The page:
Making a Difference
Building International Engineering and Science Capacity
A gift of $1.25 million from Sean O’Sullivan ’85 will assist in building engineering and science capacity in Africa. The new program aims to bring to developing nations the experiential learning program that is the Rensselaer instructional hallmark. It will involve select universities in South Africa and Ghana in a five-year collaboration in science and engineering research, education, and development.
The program will feature a two-month summer experience for students on both the Rensselaer campus and on-site in Africa, in which cross-cultural teams will work together on real-world, interdisciplinary science or engineering problems related to such areas as energy and the environment, transportation, potable water, and infectious and chronic disease control. Concurrently, the program will offer a summer institute of educational and training opportunities for African university faculty and administrators.
Globalization is increasing the pressure on African nations to build infrastructure of all kinds, including higher education systems that can help develop an educated populace with the scientific and technological skills to further civil and economic development. In Africa, demand for higher education is increasing rapidly as growing numbers of students earn secondary-level diplomas and, in some nations, more can afford some level of higher education.
In Africa, demand for higher education is increasing rapidly as growing numbers of students earn secondary-level diplomas and, in some nations, more can afford some level of higher education.
Yet, sufficient resources are not being directed toward African colleges and universities, which face a number of challenges, among them faculty and curriculum development. The program that O’Sullivan is funding attempts to meet a pressing need by building international partnerships, providing curricular and instructional support, and experiential learning opportunities for both Rensselaer students and students in African universities.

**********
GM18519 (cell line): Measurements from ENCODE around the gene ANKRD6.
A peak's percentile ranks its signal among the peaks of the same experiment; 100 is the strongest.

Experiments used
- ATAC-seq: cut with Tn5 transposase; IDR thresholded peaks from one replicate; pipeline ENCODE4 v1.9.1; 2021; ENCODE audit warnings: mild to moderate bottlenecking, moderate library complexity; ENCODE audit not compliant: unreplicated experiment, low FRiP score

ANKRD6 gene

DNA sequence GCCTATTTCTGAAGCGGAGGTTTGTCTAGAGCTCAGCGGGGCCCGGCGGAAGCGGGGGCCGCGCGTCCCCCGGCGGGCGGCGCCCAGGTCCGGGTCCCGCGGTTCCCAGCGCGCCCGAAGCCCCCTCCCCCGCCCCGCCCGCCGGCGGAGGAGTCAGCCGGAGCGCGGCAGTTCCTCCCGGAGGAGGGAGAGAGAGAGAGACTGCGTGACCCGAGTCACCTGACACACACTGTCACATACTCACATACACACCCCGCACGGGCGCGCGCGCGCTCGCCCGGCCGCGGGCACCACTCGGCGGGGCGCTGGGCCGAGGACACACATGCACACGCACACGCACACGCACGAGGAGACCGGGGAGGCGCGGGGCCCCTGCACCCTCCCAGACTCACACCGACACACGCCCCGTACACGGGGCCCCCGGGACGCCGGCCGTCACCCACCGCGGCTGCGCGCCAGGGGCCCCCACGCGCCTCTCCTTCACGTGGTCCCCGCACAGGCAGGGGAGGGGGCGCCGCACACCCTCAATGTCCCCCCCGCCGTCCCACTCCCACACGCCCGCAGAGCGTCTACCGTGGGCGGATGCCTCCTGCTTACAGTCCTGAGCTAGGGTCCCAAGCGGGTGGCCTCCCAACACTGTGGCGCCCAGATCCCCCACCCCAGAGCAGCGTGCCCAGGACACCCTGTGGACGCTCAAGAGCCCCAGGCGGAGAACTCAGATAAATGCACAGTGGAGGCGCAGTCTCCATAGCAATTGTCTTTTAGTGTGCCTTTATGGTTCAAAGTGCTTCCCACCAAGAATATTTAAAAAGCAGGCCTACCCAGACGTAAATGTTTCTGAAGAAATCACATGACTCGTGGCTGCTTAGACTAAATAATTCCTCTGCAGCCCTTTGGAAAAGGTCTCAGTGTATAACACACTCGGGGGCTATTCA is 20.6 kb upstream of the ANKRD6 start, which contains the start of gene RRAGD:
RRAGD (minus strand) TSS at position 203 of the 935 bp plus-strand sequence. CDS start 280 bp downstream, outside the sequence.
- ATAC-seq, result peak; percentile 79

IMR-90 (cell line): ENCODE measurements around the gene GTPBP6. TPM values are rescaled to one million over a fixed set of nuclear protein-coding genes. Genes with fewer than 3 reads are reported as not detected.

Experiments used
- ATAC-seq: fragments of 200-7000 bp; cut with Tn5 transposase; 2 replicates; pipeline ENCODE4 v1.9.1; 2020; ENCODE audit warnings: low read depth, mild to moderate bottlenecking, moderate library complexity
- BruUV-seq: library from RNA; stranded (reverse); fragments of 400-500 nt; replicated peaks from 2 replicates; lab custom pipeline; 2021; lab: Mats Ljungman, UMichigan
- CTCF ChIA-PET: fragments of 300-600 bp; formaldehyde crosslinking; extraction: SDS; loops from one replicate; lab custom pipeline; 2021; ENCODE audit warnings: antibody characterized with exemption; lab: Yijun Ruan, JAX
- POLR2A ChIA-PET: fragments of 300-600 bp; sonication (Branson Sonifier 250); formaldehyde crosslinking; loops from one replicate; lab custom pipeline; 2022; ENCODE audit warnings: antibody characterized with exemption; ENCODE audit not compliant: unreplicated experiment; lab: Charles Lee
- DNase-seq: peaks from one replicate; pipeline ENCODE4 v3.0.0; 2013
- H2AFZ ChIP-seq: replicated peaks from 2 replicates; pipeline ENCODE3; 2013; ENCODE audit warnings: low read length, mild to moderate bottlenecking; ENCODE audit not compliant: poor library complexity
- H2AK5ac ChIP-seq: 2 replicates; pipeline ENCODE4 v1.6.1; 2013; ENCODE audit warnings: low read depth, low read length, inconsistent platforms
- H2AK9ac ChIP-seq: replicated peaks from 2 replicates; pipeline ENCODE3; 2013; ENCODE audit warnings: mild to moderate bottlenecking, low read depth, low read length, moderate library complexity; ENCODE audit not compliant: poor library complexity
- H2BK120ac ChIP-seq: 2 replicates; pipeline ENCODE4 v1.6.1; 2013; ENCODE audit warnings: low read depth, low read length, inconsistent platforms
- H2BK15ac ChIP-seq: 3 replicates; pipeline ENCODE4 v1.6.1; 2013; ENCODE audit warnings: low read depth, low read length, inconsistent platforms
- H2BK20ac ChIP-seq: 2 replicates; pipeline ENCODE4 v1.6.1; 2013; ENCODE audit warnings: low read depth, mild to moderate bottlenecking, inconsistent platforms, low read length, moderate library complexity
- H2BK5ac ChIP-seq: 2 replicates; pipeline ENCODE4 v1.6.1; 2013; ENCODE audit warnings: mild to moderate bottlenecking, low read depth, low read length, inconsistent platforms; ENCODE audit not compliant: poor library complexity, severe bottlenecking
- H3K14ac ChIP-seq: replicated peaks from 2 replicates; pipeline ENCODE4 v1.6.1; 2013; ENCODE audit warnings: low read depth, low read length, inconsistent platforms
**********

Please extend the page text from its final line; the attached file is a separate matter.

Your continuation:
“What I like about the program that Dr. Jackson has crafted is that it isn’t about handouts or Band-Aids,” O’Sullivan says. “It is a capacity-building program that puts responsibility squarely in the hands of the local population, while increasing cross-cultural communication and cooperation.”
This gift supports the $1.4 billion Renaissance at Rensselaer: The Campaign for Rensselaer Polytechnic Institute, and it is the latest investment by O’Sullivan, an entrepreneur who is currently chairman of SOSventures, a venture capital firm in Ireland. O’Sullivan earned a B.S. in electrical engineering from Rensselaer, and was a founder and the first president of MapInfo.
Earlier, his philanthropy created the Rensselaer Center for Open Source, which supports the development of open software solutions to promote civil societies across the globe. He also has funded the “Change the World Challenge,” a student competition to support entrepreneurship educations.
The new program dovetails the Rensselaer mission to educate technological leaders with O’Sullivan’s belief about the power of an individual to make a difference. “Through this program, Rensselaer will help create and inspire a new generation of engineering leaders in a few parts in Africa,” says O’Sullivan. “We’ve seen in our own country how some of the greatest and most inspiring leaders, of so many different fields and spheres, are of African descent. So we don’t as much need to export technology or talent to Africa, as to help in the development of their own talent.”